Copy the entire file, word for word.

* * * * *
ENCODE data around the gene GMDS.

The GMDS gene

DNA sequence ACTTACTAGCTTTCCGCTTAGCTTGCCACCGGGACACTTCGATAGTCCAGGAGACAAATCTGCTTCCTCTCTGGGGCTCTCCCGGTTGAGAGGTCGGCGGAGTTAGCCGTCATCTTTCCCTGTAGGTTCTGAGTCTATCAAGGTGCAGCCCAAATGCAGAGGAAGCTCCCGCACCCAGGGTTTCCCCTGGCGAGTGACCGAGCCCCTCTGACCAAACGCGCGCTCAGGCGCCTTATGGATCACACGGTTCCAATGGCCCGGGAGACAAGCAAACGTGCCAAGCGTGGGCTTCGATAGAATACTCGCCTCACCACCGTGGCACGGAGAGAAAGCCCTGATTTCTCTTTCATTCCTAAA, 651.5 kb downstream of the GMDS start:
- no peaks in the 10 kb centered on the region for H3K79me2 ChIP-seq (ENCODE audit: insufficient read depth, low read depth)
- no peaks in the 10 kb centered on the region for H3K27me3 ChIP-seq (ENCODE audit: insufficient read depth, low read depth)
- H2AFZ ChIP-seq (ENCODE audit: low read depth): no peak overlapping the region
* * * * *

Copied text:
ENCODE data around the gene GMDS.

The GMDS gene

DNA sequence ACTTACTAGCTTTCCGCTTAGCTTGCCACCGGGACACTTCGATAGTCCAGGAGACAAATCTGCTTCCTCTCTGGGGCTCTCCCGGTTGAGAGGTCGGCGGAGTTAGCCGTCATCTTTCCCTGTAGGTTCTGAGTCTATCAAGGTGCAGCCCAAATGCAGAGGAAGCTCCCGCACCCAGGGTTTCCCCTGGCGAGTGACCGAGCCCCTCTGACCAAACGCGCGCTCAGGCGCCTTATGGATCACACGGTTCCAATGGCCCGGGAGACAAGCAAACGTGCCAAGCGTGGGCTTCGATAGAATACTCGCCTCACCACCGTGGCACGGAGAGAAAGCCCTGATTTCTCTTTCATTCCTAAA, 651.5 kb downstream of the GMDS start:
- no peaks in the 10 kb centered on the region for H3K79me2 ChIP-seq (ENCODE audit: insufficient read depth, low read depth)
- no peaks in the 10 kb centered on the region for H3K27me3 ChIP-seq (ENCODE audit: insufficient read depth, low read depth)
- H2AFZ ChIP-seq (ENCODE audit: low read depth): no peak overlapping the region